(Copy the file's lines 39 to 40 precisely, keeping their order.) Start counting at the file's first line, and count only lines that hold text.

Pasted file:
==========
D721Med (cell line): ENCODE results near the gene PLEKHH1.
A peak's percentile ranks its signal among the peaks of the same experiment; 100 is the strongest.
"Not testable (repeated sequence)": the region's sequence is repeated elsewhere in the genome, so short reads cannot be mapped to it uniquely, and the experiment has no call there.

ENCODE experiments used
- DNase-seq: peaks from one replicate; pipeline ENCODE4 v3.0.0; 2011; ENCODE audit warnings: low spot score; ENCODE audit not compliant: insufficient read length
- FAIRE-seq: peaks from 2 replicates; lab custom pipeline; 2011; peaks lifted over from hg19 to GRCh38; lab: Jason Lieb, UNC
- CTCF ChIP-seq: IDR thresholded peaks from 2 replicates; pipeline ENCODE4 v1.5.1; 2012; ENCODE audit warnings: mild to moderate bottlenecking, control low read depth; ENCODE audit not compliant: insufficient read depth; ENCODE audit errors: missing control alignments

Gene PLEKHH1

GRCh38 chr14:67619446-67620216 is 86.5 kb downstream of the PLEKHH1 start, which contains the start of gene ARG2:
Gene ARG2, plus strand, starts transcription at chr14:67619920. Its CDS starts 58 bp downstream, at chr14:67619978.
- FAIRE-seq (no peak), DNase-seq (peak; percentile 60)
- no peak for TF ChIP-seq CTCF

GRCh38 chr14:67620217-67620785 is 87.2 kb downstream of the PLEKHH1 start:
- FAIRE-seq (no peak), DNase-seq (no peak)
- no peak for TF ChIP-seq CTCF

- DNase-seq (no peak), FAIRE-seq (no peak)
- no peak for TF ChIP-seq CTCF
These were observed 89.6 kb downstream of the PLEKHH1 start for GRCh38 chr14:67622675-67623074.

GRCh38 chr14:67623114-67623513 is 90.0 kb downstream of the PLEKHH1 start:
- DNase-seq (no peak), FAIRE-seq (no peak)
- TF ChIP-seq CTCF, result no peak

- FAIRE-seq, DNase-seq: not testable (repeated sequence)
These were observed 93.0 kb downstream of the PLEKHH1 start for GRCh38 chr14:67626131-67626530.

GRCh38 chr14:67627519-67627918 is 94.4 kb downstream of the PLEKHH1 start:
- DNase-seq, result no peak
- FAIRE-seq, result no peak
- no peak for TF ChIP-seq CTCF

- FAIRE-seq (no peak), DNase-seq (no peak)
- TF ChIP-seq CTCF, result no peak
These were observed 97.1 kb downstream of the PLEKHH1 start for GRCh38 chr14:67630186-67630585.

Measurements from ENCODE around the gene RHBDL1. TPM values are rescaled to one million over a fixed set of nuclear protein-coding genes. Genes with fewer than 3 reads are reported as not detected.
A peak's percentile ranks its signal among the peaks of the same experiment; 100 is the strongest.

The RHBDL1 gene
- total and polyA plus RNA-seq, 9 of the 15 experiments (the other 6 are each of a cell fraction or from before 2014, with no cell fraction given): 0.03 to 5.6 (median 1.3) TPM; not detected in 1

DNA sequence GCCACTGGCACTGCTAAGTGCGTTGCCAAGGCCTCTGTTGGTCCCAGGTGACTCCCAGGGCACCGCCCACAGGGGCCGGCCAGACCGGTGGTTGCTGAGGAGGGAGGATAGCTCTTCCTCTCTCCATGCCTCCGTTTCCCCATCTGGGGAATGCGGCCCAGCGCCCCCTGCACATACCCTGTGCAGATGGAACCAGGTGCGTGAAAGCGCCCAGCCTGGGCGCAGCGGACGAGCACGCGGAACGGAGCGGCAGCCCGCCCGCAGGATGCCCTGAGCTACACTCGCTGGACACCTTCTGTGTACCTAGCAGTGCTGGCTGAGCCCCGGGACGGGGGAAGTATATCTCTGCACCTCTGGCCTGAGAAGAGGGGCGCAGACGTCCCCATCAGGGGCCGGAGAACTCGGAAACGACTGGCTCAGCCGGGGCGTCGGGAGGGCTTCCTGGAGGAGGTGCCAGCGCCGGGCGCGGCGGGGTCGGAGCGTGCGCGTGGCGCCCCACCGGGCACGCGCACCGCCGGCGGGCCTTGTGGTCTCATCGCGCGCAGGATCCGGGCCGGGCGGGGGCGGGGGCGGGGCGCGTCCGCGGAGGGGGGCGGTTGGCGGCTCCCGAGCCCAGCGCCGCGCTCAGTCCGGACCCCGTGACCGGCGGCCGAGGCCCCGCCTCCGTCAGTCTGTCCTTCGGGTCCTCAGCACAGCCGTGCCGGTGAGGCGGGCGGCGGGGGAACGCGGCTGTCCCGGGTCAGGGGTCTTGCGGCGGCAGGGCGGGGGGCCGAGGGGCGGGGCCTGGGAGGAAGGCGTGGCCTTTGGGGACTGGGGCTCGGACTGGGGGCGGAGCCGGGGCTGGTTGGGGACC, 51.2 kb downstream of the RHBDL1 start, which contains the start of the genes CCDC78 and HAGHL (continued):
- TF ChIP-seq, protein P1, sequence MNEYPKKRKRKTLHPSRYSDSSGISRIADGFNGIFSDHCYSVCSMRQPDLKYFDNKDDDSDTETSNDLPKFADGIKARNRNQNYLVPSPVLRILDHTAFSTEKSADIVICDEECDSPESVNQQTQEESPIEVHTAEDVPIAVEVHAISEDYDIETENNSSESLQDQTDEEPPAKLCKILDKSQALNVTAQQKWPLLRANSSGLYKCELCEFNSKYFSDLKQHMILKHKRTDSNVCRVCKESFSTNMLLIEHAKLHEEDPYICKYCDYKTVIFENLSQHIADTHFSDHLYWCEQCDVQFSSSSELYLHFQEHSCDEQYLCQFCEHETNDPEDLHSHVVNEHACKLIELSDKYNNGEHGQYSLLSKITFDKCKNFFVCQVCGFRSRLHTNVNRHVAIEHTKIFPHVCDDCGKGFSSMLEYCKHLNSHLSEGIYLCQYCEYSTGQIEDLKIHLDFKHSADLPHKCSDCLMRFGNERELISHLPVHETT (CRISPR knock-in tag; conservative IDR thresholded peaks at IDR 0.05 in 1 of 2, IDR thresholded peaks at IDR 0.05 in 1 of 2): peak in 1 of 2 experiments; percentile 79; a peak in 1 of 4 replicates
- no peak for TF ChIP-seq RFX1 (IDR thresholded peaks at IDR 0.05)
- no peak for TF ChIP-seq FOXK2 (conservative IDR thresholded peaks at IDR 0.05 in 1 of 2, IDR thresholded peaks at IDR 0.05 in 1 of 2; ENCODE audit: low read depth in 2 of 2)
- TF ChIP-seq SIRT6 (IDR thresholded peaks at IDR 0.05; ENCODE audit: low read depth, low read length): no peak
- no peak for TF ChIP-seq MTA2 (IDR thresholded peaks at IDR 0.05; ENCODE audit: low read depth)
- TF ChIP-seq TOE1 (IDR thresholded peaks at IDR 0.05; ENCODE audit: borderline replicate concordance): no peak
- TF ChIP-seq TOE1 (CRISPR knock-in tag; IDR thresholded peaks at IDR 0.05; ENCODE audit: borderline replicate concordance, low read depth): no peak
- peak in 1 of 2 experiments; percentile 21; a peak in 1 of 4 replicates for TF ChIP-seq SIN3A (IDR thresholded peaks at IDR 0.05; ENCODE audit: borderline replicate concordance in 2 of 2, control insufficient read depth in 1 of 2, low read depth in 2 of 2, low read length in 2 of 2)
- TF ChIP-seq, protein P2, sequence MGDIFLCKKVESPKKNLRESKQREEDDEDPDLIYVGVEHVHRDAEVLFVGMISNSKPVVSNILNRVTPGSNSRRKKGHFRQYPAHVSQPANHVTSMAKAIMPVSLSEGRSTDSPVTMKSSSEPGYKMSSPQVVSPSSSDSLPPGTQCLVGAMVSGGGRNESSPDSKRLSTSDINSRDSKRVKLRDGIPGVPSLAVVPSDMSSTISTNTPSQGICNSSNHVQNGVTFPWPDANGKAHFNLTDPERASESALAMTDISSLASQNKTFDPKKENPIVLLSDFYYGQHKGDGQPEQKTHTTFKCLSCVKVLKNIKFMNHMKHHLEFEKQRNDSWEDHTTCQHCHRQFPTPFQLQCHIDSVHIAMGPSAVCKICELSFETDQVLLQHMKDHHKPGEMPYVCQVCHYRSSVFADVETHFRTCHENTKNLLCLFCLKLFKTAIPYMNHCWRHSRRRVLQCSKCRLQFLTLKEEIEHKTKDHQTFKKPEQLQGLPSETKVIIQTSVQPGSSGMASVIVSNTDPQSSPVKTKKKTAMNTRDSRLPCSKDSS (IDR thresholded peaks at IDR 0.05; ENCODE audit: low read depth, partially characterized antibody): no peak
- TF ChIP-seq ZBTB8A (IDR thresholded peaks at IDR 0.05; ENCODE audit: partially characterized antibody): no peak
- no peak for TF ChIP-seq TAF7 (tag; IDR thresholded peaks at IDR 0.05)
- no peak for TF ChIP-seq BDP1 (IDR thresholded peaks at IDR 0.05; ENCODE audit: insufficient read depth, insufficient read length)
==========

- TF ChIP-seq SIRT6 (IDR thresholded peaks at IDR 0.05; ENCODE audit: low read depth, low read length): no peak
- no peak for TF ChIP-seq MTA2 (IDR thresholded peaks at IDR 0.05; ENCODE audit: low read depth)